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Best source of epicatchin: dark chocolate or cocoa powder?

YippeeKi YOW !!

Senior Member
Second star to the right ...
But above study points to even more variation through the production process, like dutching, which appearently decreased the Epicatechin content by a whooping 67% in cocoa powders in the same study.
Oh crap !!! I knew the alkalizing process lost some of the micro nutrients and antioxidants, I didn't realize it was THAT much ....

It's a challenge to find really tasty natural cocoas because producers assume that we're buying it for the taste, and the Dutching process rounds and deepens and mellows the flavor profile while also deepening the chocolatey color, so that's what they make. And natural cocoas are more expensive, but needs must ....

Now I'm depressed. I'll have to go rustle up some chocolate and hope for the best ....


Senior Member
Haven't thought about that. But must assume not much different to the catechins in green tea, also usually in hot water.

Thank you for a detailed reply :) I need to try cocoa powder paste as suggested to see if there will be any difference, if I use my imagination, it will be like a chocolate. Which reminds me that we can also make our own chocolate at home. Anyway I have maybe one teaspoon of cocoa powder daily and that doesn't even make 5g, so definitely much less than you are taking.

Plants like cacao are living beings, and therefore each of them have different levels of Epicatechin in them. Just as humans might have a normal range of 200-900 pg/ml of Vitamin B12 in their serum.

Beautifully explained. I always thought that we can learn a lot from plants, and they are similar to us, in a way.


Senior Member
I didn't know about the dutching process effect on catechin content - quite interesting.

I eat around 50g of chocolate per day. I've taken cocoa powder in the past, but I enjoy a good very high fat low carb dark chocolate much more. I usually wash it down with green tea (there are some lower caffeine versions) so hopefully I'm getting catechins from multiple sources.
If you ask me, I'd say dark chocolate, because there are different varieties of it. And moreover, dark chocolate is already the processed item we get. While consuming cocoa is a warning thing, as it is unprocessed and contains fat plus higher amounts of epicatechin, which our body does not need.
And therefore again: Epicatechin is found in cocoa solids portion at only 84% of pure cocoa powder, about 45% in cocoa nibs, and 45% in dark chocolate only. The remaining pure cocoa is only the cocoa potion or cocoa butter, not containing any Epicatechin.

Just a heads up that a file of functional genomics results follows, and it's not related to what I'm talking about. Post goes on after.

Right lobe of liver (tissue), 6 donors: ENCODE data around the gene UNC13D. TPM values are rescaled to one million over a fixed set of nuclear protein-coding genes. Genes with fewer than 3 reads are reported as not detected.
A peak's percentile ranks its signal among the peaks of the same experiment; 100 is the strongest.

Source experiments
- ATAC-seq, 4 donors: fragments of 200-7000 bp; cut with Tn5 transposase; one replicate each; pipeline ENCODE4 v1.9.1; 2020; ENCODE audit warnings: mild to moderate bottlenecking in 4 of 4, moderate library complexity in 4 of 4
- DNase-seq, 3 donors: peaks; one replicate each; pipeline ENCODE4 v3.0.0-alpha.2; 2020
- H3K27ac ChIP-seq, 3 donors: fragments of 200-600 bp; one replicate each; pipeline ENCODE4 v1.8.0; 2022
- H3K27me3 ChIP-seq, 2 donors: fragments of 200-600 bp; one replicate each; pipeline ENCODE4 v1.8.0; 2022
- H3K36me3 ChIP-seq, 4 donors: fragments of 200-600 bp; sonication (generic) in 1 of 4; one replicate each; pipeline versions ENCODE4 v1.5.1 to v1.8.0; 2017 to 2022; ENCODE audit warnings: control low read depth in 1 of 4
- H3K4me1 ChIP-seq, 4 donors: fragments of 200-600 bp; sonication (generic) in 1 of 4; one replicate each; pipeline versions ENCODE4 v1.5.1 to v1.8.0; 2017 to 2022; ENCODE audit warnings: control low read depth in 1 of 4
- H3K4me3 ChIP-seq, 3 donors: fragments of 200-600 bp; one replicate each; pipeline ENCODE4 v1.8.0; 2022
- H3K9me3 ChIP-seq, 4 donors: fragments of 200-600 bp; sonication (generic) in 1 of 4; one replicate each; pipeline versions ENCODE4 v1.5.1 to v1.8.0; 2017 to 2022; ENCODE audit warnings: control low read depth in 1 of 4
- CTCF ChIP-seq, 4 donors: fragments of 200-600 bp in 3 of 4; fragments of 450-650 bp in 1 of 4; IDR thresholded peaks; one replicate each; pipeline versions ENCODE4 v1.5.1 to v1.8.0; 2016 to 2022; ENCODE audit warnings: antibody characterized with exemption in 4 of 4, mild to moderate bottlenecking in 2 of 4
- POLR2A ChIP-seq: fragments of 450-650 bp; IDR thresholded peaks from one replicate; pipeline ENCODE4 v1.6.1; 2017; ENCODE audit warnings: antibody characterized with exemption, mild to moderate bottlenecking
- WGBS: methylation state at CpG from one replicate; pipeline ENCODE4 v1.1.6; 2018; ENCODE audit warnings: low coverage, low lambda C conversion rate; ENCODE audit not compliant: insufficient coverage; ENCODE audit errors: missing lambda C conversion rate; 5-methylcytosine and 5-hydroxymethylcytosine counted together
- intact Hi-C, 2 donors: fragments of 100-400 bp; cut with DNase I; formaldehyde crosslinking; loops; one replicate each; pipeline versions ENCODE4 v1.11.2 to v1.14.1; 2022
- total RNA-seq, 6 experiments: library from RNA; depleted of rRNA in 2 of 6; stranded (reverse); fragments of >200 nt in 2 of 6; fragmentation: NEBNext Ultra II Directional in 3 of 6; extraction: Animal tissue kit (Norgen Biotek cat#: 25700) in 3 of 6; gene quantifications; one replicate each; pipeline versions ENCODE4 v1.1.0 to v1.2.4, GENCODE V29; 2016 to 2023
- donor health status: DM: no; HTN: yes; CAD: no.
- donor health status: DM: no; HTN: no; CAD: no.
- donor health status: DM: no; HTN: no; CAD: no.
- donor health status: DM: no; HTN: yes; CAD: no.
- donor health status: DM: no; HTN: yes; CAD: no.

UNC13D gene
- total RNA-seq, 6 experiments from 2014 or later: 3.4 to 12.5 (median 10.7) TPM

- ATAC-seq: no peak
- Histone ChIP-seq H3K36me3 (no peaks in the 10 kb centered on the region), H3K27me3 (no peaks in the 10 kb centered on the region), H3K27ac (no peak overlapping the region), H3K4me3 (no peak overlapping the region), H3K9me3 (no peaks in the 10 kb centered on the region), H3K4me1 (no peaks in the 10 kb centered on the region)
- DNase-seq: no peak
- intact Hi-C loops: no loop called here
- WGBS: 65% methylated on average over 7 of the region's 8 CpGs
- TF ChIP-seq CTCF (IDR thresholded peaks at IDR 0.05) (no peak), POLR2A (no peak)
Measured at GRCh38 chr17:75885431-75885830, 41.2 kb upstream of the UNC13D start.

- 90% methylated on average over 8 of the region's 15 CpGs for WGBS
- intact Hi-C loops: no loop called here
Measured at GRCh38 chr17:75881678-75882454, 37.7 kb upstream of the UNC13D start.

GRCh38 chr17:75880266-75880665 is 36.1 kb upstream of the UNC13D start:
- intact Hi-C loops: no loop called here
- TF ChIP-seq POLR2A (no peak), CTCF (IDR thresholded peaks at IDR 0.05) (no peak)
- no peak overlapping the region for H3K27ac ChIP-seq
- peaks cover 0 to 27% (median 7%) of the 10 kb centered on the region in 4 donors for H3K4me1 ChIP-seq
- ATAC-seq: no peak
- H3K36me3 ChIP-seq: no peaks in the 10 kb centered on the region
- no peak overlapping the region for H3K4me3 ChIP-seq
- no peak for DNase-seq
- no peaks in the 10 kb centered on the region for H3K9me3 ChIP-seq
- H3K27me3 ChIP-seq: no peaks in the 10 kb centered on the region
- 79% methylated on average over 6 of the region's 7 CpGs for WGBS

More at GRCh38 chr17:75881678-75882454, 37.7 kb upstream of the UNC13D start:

Hi @pamojja, thank you for your in-depth replies.

I was interested in your point about epicatechin only being found in the cocoa solids portion of pure ground cacao bean. So I asked the supermarket I got Belbake Cocoa Powder from how much of their product was made up of cocoa butter and this was their reply:

We have been in contact with our supplier who would like to inform you that Cocoa mass is produced from cocoa beans, which are deshelled and broken into cocoa nibs, roasted and ground into a fine cocoa mass. The cocoa powder is obtained by hydraulic pressing of cocoa mass whereby cocoa butter is separated from the cocoa cake, after which the cocoa cake is pulverized into a fine free flowing cocoa powder.

My take on this response is, assuming the supplier is telling the truth, the product is pure ground cocoa solids?


Senior Member
My take on this response is, assuming the supplier is telling the truth, the product is pure ground cocoa solids?

Already answered on page 1 of this thread:
PS: cocoa powder too is not completely free from fat, but usually at 14%, the fat-reduced at about 11%. https://en.m.wikipedia.org/wiki/Cocoa_solids Therefore even with cocoa powder the epicatechin containing content goes only to 89% at the max.

Most cocoa butter is extracted, a bid more in fat-reduced, but still remaining at 11% in cocoa solids. One could indeed call that pure cocoa solids.

If you stll don't believe me, take a look at your cocoa packet. It says it contains 20.7% fat, So even much more than usual cocoa powder at 14%, or fat-reduced at 11%
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